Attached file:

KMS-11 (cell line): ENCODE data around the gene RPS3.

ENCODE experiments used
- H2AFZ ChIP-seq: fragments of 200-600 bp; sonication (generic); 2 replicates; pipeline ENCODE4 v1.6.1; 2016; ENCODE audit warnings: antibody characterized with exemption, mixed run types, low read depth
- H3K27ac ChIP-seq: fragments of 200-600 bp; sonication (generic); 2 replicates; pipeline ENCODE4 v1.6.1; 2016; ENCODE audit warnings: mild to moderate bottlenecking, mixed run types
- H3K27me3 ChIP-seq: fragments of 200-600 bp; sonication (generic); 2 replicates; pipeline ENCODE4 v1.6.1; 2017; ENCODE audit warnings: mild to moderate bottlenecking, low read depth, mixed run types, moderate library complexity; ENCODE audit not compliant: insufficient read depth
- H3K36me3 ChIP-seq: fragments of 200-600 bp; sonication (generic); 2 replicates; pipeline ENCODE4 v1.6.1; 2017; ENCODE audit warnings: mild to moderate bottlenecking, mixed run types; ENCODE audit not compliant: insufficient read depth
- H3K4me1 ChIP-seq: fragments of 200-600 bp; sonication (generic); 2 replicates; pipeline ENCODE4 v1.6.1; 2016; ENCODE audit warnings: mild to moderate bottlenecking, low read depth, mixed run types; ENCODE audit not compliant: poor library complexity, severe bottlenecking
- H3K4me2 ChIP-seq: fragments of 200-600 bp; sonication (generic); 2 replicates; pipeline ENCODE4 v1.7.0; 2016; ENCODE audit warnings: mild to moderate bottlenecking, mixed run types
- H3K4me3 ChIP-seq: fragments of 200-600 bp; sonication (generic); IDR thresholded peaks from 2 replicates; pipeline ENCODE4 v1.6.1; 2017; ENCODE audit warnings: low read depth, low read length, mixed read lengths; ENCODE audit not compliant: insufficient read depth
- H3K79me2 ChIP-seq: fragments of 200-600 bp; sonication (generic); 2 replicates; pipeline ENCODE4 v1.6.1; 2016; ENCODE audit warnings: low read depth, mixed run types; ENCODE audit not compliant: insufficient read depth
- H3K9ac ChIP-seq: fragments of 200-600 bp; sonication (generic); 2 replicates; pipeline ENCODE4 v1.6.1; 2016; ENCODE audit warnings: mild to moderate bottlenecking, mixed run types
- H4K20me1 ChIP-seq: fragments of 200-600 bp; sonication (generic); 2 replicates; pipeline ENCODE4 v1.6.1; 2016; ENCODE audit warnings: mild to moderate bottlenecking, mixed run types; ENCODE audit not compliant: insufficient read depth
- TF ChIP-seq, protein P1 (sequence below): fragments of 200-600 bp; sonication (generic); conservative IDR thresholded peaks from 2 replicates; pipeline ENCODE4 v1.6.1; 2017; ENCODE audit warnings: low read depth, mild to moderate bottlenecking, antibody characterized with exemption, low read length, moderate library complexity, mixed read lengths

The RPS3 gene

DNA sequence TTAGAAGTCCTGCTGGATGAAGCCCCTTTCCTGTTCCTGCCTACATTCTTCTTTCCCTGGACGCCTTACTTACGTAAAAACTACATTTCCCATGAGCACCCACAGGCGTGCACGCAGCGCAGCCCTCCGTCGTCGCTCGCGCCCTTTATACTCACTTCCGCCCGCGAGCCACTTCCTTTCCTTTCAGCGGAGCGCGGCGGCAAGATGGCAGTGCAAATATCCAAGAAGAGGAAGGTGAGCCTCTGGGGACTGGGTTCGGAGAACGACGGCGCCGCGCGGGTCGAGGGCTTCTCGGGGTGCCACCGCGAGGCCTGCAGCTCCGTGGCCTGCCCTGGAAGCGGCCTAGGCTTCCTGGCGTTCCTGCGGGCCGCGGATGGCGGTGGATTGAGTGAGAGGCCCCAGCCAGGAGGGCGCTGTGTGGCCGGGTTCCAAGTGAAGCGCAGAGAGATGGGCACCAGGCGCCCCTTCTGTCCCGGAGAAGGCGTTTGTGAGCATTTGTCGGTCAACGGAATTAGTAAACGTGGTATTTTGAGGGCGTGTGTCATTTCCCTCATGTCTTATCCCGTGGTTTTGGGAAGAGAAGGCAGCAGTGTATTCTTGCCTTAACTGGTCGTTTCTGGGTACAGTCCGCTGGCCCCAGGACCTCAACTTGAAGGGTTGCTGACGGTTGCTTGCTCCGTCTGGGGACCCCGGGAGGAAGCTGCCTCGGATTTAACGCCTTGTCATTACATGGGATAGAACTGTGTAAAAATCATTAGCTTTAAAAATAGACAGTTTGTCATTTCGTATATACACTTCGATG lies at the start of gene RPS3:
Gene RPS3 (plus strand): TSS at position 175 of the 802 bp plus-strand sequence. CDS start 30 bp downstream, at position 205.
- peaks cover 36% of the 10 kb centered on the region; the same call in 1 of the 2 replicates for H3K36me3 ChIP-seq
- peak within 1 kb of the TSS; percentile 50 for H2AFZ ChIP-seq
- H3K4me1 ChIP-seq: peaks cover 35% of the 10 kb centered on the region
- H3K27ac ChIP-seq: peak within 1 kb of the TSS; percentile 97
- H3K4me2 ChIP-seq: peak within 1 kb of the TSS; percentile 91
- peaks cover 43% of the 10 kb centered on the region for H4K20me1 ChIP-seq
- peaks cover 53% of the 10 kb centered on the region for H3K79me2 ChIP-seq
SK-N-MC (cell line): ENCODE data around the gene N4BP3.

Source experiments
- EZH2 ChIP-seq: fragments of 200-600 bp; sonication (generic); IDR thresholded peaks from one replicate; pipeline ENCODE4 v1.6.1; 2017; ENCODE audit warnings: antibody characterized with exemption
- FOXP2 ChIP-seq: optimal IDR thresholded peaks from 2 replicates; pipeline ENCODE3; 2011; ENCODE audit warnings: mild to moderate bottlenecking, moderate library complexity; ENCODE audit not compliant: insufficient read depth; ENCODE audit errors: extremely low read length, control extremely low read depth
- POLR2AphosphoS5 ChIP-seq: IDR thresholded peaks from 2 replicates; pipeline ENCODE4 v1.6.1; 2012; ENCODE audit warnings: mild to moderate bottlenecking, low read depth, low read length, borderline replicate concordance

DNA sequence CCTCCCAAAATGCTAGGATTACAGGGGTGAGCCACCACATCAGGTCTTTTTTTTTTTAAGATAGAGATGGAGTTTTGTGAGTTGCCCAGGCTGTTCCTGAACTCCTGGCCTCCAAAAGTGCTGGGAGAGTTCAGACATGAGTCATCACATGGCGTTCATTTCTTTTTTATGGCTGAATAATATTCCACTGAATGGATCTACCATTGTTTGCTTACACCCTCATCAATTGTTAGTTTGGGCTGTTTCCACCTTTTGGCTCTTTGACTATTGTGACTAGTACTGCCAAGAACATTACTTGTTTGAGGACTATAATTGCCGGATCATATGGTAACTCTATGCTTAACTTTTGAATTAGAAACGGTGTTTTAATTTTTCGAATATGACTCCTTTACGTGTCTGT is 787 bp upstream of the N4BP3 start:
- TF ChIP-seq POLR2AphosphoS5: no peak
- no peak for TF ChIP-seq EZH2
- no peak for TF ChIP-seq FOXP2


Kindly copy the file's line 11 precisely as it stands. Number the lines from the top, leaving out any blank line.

- H3K9ac ChIP-seq: fragments of 200-600 bp; sonication (generic); 2 replicates; pipeline ENCODE4 v1.6.1; 2016; ENCODE audit warnings: mild to moderate bottlenecking, mixed run types